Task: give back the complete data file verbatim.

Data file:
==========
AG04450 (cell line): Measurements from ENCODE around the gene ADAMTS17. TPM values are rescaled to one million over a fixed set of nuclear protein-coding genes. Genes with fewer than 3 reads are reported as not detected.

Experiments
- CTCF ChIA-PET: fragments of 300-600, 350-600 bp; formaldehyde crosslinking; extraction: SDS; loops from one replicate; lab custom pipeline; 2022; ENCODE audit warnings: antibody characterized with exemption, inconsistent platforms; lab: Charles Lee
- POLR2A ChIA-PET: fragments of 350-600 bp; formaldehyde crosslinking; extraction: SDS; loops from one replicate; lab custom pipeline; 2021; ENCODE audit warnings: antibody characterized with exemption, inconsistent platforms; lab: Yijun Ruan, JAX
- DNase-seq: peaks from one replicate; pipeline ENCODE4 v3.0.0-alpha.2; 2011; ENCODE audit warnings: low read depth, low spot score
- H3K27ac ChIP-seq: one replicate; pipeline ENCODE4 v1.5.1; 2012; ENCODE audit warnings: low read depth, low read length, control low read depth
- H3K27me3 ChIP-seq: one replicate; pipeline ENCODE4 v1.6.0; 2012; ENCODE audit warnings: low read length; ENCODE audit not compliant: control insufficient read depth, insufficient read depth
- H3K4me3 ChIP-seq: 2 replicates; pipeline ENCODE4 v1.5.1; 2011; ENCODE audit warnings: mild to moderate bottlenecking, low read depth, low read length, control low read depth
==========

AG04450 (cell line): Measurements from ENCODE around the gene ADAMTS17. TPM values are rescaled to one million over a fixed set of nuclear protein-coding genes. Genes with fewer than 3 reads are reported as not detected.

Experiments
- CTCF ChIA-PET: fragments of 300-600, 350-600 bp; formaldehyde crosslinking; extraction: SDS; loops from one replicate; lab custom pipeline; 2022; ENCODE audit warnings: antibody characterized with exemption, inconsistent platforms; lab: Charles Lee
- POLR2A ChIA-PET: fragments of 350-600 bp; formaldehyde crosslinking; extraction: SDS; loops from one replicate; lab custom pipeline; 2021; ENCODE audit warnings: antibody characterized with exemption, inconsistent platforms; lab: Yijun Ruan, JAX
- DNase-seq: peaks from one replicate; pipeline ENCODE4 v3.0.0-alpha.2; 2011; ENCODE audit warnings: low read depth, low spot score
- H3K27ac ChIP-seq: one replicate; pipeline ENCODE4 v1.5.1; 2012; ENCODE audit warnings: low read depth, low read length, control low read depth
- H3K27me3 ChIP-seq: one replicate; pipeline ENCODE4 v1.6.0; 2012; ENCODE audit warnings: low read length; ENCODE audit not compliant: control insufficient read depth, insufficient read depth
- H3K4me3 ChIP-seq: 2 replicates; pipeline ENCODE4 v1.5.1; 2011; ENCODE audit warnings: mild to moderate bottlenecking, low read depth, low read length, control low read depth